18. Donna Summer, “Grand Illusion” from The Wanderer (1980 Geffen). Words and vocals by Donna Summer; Music by Giorgio Moroder; Synthesizers, Harold Faltermeyer, Sylvester Levay; Guitar, Jeff Baxter, Steve Lukather, Tim May; Drums, Percussion, Keith Forsey; Bass Guitar, John Pierce, Lee Sklar, Les Hurdle. 3:50
  19. Ruth White, David White, Gary Maynard, Animals Are Wonderful (1982 Tom Thumb Records). Synthesizers, Ruth White. Yes, that’s the Ruth White of sixties Moog Modular fame. She also made her way with children’s activity records such as this. 2:16

 

Opening and closing sequences voiced by Anne Benkovitz.

Additional opening, closing, and other incidental music by Thom Holmes.

For additional notes, please see my blog Noise and Notations.

 

Sounds for Museums

Sounds for Museums

May 9, 2021

Episode 41

Sounds for Museums

Sound Art to Accompany Exhibits

Playlist

  1. François Baschet, Bernard Baschet, and Jacques Lasry, “Sonatine (3 Mouvements)” from Structures for Sound (1965 BAM). The exhibition 'Structures For Sound-Musical Instruments' by François and Bernard Baschet was shown at The Museum of Modern Art, New York, from October 4 to December 5, 1965. Although not heard in the exhibit, this set of compositions was co-marketed by the museum and BAM and clearly intended as a takeaway souvenir. The recordings were made in France, and released there as Les Structures Sonores Lasry-Baschet, then repackaged for the US market and exhibit. The piece was written by Jacques Lasry.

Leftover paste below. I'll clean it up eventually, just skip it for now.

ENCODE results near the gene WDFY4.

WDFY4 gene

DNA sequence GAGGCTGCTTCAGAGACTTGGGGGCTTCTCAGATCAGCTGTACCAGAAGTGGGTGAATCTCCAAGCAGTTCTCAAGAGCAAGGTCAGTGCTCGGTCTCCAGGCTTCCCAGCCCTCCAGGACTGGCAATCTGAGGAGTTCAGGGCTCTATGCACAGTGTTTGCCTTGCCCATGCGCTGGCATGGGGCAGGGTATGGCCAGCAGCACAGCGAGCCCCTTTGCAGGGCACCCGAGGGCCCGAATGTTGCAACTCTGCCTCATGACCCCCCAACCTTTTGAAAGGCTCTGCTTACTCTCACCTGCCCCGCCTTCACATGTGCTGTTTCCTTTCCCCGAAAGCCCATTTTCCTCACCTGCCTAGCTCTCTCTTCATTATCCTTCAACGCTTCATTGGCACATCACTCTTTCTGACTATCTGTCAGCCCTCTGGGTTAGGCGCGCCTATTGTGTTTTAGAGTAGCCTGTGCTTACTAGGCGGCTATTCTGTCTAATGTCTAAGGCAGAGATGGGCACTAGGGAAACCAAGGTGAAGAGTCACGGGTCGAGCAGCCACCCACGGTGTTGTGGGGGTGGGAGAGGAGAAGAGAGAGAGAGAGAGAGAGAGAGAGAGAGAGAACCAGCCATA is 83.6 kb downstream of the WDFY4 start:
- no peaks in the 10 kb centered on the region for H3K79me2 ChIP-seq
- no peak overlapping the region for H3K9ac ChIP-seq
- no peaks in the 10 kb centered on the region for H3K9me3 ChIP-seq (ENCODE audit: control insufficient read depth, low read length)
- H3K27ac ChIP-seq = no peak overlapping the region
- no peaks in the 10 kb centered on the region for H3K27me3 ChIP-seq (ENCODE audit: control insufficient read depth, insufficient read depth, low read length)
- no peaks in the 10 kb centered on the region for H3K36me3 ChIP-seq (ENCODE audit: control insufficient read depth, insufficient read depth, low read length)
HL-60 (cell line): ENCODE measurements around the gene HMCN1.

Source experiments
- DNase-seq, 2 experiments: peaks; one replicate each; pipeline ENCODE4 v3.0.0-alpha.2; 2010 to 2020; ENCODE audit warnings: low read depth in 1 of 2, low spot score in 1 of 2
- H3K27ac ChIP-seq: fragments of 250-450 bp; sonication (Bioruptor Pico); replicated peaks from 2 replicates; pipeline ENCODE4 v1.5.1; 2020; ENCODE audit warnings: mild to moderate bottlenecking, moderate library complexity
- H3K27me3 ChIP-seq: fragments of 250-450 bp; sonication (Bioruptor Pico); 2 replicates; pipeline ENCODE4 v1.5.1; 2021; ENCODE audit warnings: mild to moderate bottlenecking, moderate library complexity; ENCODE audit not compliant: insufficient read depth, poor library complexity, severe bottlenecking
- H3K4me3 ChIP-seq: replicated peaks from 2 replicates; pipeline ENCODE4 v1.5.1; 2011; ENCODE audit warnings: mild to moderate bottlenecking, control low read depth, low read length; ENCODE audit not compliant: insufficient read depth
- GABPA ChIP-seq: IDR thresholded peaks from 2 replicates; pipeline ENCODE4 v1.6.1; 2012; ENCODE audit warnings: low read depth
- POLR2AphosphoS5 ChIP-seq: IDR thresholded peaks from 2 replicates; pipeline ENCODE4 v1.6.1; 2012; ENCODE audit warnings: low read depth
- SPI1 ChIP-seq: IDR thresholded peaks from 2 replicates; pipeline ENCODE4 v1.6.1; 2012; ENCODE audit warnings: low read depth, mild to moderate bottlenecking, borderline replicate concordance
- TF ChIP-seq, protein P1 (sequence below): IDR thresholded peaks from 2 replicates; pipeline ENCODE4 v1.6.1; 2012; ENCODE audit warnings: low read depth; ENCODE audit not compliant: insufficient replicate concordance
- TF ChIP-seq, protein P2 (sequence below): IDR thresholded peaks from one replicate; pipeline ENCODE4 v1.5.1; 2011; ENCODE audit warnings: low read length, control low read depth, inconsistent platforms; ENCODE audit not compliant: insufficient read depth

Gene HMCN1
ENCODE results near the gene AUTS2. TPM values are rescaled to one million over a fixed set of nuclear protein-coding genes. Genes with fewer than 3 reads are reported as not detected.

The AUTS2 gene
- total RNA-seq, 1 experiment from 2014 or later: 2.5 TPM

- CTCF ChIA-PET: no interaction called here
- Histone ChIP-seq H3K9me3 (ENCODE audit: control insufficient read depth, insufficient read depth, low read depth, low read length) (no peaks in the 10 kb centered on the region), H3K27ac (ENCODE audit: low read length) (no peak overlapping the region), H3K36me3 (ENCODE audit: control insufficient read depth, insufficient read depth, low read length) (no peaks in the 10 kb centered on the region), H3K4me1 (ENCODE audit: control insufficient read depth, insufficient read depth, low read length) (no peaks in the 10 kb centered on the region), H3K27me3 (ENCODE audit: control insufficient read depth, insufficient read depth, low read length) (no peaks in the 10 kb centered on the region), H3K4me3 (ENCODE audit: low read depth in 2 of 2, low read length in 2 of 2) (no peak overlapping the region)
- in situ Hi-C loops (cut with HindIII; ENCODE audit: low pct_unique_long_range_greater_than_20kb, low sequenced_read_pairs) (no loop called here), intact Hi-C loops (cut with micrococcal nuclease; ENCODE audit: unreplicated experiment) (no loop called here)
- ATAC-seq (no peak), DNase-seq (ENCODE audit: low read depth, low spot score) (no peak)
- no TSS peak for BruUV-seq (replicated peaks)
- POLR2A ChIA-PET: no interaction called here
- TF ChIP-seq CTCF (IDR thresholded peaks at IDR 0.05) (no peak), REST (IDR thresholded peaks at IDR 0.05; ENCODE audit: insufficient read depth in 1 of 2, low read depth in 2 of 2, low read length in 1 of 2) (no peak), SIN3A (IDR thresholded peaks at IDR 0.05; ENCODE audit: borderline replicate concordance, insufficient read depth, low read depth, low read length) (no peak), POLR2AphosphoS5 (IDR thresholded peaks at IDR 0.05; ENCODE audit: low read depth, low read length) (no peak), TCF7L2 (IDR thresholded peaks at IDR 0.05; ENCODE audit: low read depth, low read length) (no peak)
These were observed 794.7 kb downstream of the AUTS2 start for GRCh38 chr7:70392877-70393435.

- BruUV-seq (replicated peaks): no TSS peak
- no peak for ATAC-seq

2. Various Artists, Art By Telephone (1969 Museum Of Contemporary Art Chicago). Artists were asked to phone-in instructions for a work of art to be exhibited at Art by Telephone, held at the Museum of Contemporary Art Chicago. The museum released a recording of the phone calls and sold it at the exhibit. Here are four excerpts by John Giorno, Dick Higgins, Sol Lewitt, Richard Serra, and Jack Burnham. In total, 38 artists provided instructions that were included on the album.
  3. Audio Arts: Volume 3 No 4 Side A (1977 Audio Arts). Excerpts from a radio work by John Carson broadcast by Downtown Radio, Belfast in 1977. The program was a compilation of recordings made in June 1977 at Documenta VI, an international exhibition of contemporary art in Kassel, West Germany. We hear two excerpts, the first from artist Wolf Vostell which opens with the sound of bubbling water and the second a sound work by Achim Freyer. These audio works played in the exhibit. Other portions of the complete cassette recordings alternated between statements/interviews and sound environments/installations. Audio Arts was a magazine in continuous publication for 33 years and ran to 24 volumes, each of four issues.